You've made me curioius, now. Your calculation suggests that US forests are roughly large enough to sequester all US CO2. I'll try to hunt around and see if I can find more on the topic.

Of course, if your total emissions don't include animal respiration, you might be missing a significant source.

Mark, I think he means in

Mark,

I think he means in addition to the status quo, which would mean putting forests up to 53% of US land.

Animal respiration should be

Animal respiration should be cancelled out by the growth of the plants that they eat. My calculations were based on something I saw somewhere that said that the lumber industry can produce 12 tons of lumber per acre per year. That may be a bad assumption, in that you might get much less without heavy cultivation. Of course, it doesn't take into account parts of the tree that aren't good for lumber (bark, small branches, etc.), either.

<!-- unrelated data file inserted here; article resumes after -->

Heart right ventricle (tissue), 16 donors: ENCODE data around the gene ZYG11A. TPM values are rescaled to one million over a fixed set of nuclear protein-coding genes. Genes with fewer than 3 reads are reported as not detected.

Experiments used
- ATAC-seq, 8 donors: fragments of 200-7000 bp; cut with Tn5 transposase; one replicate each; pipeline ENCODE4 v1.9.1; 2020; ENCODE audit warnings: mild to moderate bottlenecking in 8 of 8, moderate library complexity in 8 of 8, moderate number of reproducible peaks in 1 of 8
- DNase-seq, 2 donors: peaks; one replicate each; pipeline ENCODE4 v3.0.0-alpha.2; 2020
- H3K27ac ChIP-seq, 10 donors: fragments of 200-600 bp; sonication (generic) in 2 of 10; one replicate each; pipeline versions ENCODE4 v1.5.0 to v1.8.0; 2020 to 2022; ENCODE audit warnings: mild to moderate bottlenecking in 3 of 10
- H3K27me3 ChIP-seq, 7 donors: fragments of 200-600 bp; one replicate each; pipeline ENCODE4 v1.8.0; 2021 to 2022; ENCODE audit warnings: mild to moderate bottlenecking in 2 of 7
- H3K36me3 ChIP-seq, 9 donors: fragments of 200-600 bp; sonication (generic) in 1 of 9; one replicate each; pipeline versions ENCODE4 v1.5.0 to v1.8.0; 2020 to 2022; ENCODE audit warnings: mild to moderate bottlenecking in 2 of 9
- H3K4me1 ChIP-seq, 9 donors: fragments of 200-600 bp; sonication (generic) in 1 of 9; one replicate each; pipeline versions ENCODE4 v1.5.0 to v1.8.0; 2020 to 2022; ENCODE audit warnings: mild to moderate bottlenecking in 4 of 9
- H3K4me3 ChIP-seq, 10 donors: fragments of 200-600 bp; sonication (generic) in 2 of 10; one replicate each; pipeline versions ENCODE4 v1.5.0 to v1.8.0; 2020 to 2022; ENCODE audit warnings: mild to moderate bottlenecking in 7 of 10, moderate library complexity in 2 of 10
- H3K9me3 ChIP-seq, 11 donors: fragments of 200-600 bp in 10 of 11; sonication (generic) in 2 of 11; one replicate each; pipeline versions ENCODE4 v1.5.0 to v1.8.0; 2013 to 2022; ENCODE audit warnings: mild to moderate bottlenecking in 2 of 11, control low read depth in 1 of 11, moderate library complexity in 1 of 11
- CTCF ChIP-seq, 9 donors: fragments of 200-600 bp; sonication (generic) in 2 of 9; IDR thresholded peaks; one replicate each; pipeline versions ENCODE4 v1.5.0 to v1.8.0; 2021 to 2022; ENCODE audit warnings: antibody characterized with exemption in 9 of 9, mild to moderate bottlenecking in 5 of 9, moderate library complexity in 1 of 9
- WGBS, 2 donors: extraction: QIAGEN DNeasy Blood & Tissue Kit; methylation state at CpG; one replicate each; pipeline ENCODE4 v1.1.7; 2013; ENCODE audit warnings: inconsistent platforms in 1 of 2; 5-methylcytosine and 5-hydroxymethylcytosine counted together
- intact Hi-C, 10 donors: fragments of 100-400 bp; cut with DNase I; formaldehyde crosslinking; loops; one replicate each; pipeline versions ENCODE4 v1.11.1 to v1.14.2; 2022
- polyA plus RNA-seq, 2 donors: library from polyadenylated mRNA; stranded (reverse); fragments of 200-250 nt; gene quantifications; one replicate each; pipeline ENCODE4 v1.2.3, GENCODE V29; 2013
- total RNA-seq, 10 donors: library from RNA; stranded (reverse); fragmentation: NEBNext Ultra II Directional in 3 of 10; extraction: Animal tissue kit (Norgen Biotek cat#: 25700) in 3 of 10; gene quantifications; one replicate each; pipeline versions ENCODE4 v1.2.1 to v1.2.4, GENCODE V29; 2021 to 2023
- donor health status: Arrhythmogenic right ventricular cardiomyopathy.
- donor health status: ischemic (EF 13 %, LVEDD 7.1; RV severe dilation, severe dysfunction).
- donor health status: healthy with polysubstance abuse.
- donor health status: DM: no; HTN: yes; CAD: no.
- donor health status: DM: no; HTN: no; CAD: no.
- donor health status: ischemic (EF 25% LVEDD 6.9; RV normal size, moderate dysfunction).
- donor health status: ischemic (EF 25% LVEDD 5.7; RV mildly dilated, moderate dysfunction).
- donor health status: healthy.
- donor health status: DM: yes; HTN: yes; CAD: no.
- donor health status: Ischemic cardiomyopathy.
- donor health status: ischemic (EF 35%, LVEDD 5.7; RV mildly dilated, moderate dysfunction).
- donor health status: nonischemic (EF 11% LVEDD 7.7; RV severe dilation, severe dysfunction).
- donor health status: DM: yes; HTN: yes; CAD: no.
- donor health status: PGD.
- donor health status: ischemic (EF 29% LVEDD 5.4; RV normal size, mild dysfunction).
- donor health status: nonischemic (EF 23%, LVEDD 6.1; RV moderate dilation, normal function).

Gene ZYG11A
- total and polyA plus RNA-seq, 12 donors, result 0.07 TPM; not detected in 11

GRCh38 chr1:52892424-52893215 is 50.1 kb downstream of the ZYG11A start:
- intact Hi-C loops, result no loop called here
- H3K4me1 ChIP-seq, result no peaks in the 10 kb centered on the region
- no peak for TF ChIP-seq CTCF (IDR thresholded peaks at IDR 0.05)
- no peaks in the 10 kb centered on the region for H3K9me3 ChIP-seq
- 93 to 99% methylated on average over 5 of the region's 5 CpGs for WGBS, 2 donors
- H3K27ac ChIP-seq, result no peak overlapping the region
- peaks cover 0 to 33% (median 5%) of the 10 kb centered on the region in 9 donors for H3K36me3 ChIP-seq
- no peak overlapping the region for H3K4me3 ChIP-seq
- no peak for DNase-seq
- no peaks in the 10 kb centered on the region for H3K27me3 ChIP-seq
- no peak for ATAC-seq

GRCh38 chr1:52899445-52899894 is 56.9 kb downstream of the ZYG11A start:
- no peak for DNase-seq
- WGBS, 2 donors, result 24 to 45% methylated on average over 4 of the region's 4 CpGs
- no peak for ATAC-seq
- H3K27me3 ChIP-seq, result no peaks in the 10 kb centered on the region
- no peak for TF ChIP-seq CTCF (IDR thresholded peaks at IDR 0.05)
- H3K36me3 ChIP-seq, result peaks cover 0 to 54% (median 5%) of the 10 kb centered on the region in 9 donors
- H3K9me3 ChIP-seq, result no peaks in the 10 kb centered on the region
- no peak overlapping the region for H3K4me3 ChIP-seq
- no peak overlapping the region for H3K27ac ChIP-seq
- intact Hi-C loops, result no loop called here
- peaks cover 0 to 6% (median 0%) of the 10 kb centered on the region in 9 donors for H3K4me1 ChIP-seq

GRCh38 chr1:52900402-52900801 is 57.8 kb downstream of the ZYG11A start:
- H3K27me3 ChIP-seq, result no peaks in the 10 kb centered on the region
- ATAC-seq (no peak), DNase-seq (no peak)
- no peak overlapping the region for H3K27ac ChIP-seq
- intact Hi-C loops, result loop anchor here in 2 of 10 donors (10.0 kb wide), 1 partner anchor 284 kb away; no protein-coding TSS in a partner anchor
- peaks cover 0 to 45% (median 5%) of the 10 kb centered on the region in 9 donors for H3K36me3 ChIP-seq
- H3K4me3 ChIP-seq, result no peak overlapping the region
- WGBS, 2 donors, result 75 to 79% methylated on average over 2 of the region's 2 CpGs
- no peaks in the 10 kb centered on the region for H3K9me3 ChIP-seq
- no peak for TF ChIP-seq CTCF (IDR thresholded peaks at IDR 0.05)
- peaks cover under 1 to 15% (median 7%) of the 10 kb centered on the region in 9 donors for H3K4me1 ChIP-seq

I also wasn't sure about the CO2->wood conversion factor. I think I assumed it took one ton of CO2 to make two tons of wood. I'll try to reconstruct my calculations later.

Brian: I meant in total.

Brian:
I meant in total.

PBS had a global warming

PBS had a global warming special on the other night hosted by global warm expert Alanis Morrisette. She talked about CO2 scrubbers. These things are as big as a ten story building and you would need lots of them, like a forest or a CO2 Scrubber Farm. I didn't learn how the CO2 being released from the tundra that is melting would affect the numbers needed or what level of CO2 is needed in the atmosphere. But, I learned it is a problem, today. There was no discussion of the high levels of CO2 that have been discovered in ice cores that dwarf today's levels. IMO, it is the height of arrogance to think humans have that big of an effect as do vocanoes etc.
Mover Mike

What form would the energy

What form would the energy come out in? Hydrogen? Obviously the carbon doesn’t stay in the scrubbers if it’s coming out as some form of hydrocarbon. Not that recycling carbon and getting free energy out of it is such a bad deal.